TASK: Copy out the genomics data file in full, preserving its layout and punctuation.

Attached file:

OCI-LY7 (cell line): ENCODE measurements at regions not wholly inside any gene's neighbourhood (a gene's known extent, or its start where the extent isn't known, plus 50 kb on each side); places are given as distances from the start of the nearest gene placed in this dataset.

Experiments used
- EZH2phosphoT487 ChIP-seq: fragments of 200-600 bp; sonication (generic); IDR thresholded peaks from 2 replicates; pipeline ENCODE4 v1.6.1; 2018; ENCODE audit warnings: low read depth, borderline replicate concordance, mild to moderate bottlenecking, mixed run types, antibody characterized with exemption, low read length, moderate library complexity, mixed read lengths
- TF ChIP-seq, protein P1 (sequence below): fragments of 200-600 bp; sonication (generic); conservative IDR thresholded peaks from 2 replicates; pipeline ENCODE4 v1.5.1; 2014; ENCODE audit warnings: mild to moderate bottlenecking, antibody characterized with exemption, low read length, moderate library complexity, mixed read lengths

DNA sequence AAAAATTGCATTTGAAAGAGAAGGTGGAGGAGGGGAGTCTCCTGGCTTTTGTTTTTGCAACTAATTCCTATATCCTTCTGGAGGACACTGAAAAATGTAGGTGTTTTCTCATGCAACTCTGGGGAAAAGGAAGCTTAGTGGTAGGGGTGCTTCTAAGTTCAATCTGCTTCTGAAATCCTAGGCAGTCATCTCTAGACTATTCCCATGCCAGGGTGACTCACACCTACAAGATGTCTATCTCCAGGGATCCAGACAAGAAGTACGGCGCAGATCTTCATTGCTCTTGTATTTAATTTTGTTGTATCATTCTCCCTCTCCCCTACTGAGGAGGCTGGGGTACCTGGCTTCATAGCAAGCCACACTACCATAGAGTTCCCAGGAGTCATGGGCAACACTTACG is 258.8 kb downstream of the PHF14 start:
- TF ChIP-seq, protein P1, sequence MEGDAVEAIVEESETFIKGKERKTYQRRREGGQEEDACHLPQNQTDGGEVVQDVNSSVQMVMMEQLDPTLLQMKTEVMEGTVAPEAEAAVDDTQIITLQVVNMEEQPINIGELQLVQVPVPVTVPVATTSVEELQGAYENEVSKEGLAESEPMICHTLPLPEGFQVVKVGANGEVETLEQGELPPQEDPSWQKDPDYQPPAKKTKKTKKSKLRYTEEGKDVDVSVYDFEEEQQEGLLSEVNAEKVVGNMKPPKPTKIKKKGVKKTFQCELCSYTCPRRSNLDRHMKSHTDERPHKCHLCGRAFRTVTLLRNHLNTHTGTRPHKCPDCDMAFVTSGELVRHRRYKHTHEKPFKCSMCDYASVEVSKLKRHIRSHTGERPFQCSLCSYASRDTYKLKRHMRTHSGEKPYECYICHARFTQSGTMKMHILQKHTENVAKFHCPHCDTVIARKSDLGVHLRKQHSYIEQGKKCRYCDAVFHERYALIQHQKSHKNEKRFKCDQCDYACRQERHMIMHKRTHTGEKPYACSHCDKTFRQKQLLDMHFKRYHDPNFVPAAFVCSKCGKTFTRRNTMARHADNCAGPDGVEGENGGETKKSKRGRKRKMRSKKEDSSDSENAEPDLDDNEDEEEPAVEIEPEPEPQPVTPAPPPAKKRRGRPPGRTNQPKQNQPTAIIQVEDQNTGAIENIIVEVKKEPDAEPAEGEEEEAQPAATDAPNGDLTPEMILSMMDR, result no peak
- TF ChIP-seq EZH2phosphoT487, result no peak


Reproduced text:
OCI-LY7 (cell line): ENCODE measurements at regions not wholly inside any gene's neighbourhood (a gene's known extent, or its start where the extent isn't known, plus 50 kb on each side); places are given as distances from the start of the nearest gene placed in this dataset.

Experiments used
- EZH2phosphoT487 ChIP-seq: fragments of 200-600 bp; sonication (generic); IDR thresholded peaks from 2 replicates; pipeline ENCODE4 v1.6.1; 2018; ENCODE audit warnings: low read depth, borderline replicate concordance, mild to moderate bottlenecking, mixed run types, antibody characterized with exemption, low read length, moderate library complexity, mixed read lengths
- TF ChIP-seq, protein P1 (sequence below): fragments of 200-600 bp; sonication (generic); conservative IDR thresholded peaks from 2 replicates; pipeline ENCODE4 v1.5.1; 2014; ENCODE audit warnings: mild to moderate bottlenecking, antibody characterized with exemption, low read length, moderate library complexity, mixed read lengths

DNA sequence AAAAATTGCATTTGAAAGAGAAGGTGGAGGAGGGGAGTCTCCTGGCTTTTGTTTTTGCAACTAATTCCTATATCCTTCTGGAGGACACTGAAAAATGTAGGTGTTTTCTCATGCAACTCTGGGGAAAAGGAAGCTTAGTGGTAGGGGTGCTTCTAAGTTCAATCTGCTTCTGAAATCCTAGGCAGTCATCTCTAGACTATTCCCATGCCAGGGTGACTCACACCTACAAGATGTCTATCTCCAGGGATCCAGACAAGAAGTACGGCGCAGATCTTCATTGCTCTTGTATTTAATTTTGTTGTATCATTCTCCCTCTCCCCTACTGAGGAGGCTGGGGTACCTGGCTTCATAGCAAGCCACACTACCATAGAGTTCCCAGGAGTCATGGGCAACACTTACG is 258.8 kb downstream of the PHF14 start:
- TF ChIP-seq, protein P1, sequence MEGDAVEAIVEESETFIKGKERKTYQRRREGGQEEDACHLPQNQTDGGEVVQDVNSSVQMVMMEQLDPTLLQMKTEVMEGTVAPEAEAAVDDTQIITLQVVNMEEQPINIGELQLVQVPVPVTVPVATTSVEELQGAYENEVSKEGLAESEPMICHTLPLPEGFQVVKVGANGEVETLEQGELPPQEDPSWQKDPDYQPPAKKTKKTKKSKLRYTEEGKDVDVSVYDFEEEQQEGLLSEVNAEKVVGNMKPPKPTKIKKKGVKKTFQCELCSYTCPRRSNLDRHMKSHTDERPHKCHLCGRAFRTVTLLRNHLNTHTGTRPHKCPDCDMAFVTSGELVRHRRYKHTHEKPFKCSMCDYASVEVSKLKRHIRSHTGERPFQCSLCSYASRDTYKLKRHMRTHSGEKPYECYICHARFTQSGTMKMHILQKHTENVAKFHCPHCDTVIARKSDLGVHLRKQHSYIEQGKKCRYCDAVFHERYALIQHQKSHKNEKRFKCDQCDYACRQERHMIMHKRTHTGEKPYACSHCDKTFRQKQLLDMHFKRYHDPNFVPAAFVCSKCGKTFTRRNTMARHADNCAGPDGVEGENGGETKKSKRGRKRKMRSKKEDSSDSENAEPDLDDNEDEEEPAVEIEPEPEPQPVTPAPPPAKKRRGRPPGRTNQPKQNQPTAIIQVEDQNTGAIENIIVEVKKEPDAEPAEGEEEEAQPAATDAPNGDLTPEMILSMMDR, result no peak
- TF ChIP-seq EZH2phosphoT487, result no peak